Scientists announced last month that there were early signs the atmosphere was on the mend and the Ozone hole is shrinking. This is almost three decades after the world banned Chlorofluorocarbons (CFCs), which destroys the atmosphere’s protective Ozone layer.

In 1987 the Montreal Protocol was signed by 197 signatory countries in an agreement to stop the production and use of CFCs, normally used as a propellant in aerosols and coolant in fridges. The global recycling industry ensured that old refrigerators had CFCs carefully removed and safely destroyed during recycling.

The Montreal Protocol is an example of exceptional international co-operation by outward looking nations who wanted to work together to tackle a global risk. Indeed, Kofi Annan believes it is the single most successful international agreement to date and if early observations are verified this success is further confirmed as we see the planet repair itself now we have dramatically reduced our CFC production.

So what can we do and what can Montreal teach us when faced with massive global risk?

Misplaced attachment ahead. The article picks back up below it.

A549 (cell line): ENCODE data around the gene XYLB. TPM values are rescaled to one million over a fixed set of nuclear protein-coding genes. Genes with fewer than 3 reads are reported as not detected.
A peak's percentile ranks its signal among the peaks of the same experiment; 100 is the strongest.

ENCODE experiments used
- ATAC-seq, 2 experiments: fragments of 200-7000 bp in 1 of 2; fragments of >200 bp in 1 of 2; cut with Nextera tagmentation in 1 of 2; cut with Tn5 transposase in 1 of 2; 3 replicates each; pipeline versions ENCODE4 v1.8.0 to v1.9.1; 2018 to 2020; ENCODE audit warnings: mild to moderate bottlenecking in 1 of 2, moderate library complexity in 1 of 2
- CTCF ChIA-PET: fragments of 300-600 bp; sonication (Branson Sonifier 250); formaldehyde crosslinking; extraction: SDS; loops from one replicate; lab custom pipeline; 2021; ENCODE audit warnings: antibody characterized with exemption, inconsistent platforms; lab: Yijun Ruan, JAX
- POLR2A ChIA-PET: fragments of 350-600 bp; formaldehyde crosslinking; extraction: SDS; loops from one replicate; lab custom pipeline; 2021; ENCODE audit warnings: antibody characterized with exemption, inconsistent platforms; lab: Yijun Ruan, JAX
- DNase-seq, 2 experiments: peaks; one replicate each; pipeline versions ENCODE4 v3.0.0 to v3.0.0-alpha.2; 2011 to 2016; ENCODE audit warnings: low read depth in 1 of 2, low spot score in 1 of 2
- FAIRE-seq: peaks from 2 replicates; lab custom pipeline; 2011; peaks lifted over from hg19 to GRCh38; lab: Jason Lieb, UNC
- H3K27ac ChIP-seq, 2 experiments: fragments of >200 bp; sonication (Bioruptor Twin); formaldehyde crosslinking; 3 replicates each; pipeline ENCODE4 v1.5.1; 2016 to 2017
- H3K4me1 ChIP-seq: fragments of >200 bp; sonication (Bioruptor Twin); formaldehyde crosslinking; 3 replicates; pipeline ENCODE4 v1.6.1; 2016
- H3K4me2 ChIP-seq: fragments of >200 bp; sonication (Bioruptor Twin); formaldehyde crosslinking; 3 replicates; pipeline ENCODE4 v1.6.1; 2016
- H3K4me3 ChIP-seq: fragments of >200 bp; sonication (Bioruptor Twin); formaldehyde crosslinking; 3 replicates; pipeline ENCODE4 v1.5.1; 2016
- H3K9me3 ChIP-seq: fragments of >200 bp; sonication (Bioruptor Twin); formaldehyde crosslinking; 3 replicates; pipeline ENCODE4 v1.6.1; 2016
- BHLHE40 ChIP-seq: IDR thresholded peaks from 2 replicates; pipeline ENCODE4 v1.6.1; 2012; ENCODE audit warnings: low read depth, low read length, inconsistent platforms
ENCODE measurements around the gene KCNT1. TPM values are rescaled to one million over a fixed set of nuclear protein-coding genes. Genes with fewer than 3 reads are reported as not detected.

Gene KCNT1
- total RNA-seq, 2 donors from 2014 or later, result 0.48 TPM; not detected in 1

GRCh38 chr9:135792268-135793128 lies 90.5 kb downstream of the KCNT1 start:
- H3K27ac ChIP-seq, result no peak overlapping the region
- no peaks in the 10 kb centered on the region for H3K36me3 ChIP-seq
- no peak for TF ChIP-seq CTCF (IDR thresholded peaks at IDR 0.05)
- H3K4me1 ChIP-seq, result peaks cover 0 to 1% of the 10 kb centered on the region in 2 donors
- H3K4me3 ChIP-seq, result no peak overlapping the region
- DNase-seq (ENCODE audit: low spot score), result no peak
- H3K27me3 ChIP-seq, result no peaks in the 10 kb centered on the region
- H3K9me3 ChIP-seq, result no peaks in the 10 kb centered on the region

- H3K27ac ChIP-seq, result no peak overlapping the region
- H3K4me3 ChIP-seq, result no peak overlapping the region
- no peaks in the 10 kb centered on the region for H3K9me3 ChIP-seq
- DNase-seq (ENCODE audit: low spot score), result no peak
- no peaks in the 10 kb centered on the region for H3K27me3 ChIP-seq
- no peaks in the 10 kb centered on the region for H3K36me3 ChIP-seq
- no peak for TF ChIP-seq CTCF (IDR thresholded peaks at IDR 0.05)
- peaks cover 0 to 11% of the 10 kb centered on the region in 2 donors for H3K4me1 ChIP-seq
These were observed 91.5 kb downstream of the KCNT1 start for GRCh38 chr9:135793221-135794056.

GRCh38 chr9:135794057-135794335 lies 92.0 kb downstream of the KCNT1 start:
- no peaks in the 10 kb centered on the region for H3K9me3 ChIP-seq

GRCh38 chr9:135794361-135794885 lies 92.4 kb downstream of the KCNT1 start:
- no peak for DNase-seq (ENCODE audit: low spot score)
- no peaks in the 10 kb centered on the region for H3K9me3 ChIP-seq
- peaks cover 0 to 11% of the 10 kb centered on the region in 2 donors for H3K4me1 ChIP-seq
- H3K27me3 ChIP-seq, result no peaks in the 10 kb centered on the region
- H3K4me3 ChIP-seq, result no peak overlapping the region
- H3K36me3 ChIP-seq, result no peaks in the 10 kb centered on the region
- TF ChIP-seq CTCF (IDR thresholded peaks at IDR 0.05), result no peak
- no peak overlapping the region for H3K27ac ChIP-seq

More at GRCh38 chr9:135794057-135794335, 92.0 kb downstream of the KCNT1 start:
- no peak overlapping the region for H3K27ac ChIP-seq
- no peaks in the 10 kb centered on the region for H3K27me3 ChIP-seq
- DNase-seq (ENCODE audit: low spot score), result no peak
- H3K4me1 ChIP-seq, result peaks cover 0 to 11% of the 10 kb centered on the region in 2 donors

Scientists, politicians, economists, NGOs and other leaders need to get better at explaining risks and how we can work internationally to actually to solve them. This is a challenge because single causes are relatively easy to communicate, global risks with many interrelations are not easy to communicate or solve.

The Montreal Protocol worked to solve a single issue – a rapidly growing hole in the Ozone layer. The public could visualise and then work toward a solution – fill the hole, by stopping CFCs.

World risks are complex to model and difficult to communicate, the science behind Montreal was confirmed in 1973 and the solution to the Ozone hole needed just one group of products to be banned.

Today’s risks are much harder to solve and need significant additional efforts from leaders to resolve.